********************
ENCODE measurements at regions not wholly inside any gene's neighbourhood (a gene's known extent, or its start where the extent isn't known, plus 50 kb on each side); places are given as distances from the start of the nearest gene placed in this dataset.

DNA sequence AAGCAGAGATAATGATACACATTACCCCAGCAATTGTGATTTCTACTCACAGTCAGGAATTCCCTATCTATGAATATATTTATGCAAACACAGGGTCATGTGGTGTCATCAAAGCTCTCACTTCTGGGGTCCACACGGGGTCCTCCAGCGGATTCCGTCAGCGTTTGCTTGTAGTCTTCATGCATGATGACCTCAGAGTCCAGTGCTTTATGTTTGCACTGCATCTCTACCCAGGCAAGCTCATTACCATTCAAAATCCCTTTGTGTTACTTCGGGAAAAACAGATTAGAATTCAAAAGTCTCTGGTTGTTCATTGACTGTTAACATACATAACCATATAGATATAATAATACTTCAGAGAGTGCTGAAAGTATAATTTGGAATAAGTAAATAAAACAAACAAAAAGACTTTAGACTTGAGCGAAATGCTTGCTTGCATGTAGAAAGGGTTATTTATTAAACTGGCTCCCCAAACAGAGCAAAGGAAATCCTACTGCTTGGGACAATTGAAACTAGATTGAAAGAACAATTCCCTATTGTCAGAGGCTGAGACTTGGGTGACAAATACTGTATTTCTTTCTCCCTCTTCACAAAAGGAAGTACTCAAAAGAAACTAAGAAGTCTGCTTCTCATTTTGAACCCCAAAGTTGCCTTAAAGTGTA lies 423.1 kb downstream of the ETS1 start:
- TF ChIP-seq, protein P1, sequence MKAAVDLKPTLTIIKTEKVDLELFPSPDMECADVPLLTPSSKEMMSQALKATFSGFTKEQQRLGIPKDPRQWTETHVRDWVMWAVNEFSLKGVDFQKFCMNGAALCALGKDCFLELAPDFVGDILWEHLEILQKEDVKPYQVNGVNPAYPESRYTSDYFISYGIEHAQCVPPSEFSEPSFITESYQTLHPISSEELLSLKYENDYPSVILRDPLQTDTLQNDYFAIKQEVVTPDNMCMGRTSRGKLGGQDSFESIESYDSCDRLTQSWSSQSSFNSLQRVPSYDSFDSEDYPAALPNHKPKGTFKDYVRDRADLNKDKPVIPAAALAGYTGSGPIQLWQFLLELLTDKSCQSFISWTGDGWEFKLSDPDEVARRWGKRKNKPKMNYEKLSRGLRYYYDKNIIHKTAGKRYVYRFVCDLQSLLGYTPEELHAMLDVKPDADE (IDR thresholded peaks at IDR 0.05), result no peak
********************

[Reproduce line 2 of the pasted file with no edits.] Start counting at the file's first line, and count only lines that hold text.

DNA sequence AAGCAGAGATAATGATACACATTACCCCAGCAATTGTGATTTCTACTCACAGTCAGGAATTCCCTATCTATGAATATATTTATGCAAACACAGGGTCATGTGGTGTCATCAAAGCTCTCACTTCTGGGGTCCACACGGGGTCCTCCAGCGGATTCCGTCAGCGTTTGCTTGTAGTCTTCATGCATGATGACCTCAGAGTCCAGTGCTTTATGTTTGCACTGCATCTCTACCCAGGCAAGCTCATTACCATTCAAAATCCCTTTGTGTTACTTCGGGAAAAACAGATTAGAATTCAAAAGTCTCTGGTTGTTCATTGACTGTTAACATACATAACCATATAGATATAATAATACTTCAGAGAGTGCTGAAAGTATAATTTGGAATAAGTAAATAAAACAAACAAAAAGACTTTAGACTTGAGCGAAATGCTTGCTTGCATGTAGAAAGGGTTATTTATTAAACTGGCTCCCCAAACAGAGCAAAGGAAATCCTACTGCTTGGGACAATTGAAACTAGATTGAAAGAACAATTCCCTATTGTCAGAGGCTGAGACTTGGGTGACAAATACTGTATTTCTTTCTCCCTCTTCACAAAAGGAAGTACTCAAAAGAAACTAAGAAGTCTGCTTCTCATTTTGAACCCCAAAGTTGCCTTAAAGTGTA lies 423.1 kb downstream of the ETS1 start: